I performed a wedding yesterday. Nothing especially odd about that–I perform 7 – 12 weddings a year. What made this one notable (for me…they are all notable for the couples involved) was the intensity of the interaction between the couple underneath the huppah (Jewish wedding canopy).
The bride and the groom were completely focused on each other throughout the ceremony. This may seem commonplace, but in my experience, it’s far more common for the the couple’s attention to be fairly diffuse during a wedding ceremony. A little bit on me, a little bit on the guests, a little bit on each other. In fact, I routinely have to remind the bride and groom to look at each other rather than to look at me, while they are repeating their vows to each other. Not this time. The groom and bride were intensely focused on one another. It was as though sparks of love were flying between them throughout the ceremony. It was as though their love was powerful enough that it was a presence in and of itself. And in my line of work, we often call that presence “God.”
I’ve experienced this under the huppah before. It hasn’t happened often, but it has happened. Yet this time it took me completely by surprise. In all the other cases, I’ve known the couple had this connection going into the ceremony, and expected that focus. This time, it came at me from out of the blue. Most often, couples who experience this love focus on one another under the huppah have a deeply spiritual component to their relationship…and that tends to come out in our conversations. It doesn’t mean they love each other more than other couples I marry, but it tends to mean that they conceptualize the relationship in spiritual terms, often regarding the relationship as possesing salvific power. During our conversations, yesterday’s couple never talked about their relationship in that way, and I’m not sure that they consciously regard their relationship that way. Yet under the huppah yesterday, the intensity of their connection was electric.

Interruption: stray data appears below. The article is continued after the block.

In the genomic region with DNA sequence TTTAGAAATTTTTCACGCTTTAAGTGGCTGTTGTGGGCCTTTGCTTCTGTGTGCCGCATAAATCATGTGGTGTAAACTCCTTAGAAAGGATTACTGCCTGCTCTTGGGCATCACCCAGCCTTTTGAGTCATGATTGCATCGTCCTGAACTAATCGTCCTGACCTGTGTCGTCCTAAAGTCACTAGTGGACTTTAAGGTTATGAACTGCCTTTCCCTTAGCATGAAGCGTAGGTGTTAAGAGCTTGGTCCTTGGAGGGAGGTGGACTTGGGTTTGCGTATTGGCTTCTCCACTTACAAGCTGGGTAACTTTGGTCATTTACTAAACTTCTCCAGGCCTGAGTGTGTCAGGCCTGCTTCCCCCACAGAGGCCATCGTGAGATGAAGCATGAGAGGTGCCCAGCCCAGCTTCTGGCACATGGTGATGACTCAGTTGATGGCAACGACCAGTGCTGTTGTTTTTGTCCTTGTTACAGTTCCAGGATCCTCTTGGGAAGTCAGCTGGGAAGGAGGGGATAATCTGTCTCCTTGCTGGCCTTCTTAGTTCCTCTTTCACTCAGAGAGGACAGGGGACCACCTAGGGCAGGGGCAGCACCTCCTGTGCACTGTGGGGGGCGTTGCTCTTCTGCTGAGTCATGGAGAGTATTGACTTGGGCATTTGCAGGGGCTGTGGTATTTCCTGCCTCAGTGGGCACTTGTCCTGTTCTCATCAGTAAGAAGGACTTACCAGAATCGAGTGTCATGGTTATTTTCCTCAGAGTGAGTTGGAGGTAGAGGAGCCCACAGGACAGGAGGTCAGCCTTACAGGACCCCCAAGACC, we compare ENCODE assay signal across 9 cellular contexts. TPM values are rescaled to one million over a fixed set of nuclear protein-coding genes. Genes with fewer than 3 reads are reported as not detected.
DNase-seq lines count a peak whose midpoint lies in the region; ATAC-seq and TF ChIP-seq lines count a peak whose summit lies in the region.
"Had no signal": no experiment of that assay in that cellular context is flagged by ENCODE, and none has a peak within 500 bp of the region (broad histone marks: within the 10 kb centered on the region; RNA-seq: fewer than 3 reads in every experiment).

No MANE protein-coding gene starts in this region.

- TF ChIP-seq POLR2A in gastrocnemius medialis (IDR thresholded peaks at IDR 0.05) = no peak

I love doing weddings. To paraphrase, even when it’s bad, it’s good. Weddings are feel good events. Sometimes I feel like it didn’t go quite as well as I might have liked (rarely), but I almost always feel like I’ve been a part of a powerful experience for the couple and their family and friends. It’s a part of why I became a rabbi: to help create meaningful ceremonies for people at critical moments in their lives. I strive to make every wedding a mean ingful and spiritual experience for the couple. Rarely, however, is it a spiritual experience for me (which is as it should be). Yesterday was a deeply spiritual experience for me, as I bore witness to their love. Sometimes, when we expect it least, the Divine shows up and reminds us what really matters.